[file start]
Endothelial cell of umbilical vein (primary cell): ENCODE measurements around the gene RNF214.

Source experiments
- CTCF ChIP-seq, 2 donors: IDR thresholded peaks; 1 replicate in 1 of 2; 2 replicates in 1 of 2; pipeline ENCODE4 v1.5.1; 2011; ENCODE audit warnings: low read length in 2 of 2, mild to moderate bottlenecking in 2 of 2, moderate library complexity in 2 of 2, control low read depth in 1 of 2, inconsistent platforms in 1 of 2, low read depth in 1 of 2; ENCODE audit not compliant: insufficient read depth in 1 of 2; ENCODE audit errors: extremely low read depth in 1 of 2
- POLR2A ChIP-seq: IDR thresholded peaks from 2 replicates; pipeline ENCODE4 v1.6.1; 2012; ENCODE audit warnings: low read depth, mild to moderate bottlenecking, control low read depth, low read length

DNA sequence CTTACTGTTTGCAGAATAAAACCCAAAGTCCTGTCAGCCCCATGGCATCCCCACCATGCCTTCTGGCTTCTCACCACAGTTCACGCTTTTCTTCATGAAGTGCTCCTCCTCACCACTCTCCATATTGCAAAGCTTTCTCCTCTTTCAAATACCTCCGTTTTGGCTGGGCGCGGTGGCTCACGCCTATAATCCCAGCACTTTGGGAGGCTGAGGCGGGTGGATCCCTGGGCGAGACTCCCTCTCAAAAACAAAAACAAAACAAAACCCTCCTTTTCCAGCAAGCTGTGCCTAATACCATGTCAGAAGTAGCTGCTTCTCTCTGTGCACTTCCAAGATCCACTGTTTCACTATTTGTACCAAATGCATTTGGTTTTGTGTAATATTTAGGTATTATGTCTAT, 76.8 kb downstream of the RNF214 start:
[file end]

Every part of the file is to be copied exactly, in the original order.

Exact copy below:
Endothelial cell of umbilical vein (primary cell): ENCODE measurements around the gene RNF214.

Source experiments
- CTCF ChIP-seq, 2 donors: IDR thresholded peaks; 1 replicate in 1 of 2; 2 replicates in 1 of 2; pipeline ENCODE4 v1.5.1; 2011; ENCODE audit warnings: low read length in 2 of 2, mild to moderate bottlenecking in 2 of 2, moderate library complexity in 2 of 2, control low read depth in 1 of 2, inconsistent platforms in 1 of 2, low read depth in 1 of 2; ENCODE audit not compliant: insufficient read depth in 1 of 2; ENCODE audit errors: extremely low read depth in 1 of 2
- POLR2A ChIP-seq: IDR thresholded peaks from 2 replicates; pipeline ENCODE4 v1.6.1; 2012; ENCODE audit warnings: low read depth, mild to moderate bottlenecking, control low read depth, low read length

DNA sequence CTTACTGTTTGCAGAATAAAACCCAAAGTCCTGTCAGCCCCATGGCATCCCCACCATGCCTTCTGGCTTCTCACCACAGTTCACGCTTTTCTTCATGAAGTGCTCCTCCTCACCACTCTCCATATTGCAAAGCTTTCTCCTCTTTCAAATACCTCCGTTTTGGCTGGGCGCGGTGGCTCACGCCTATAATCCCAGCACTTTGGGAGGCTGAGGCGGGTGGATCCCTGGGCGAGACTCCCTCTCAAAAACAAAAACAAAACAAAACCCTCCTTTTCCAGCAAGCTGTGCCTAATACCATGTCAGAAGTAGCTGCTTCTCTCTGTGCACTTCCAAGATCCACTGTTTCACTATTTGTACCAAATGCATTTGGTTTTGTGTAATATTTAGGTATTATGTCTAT, 76.8 kb downstream of the RNF214 start: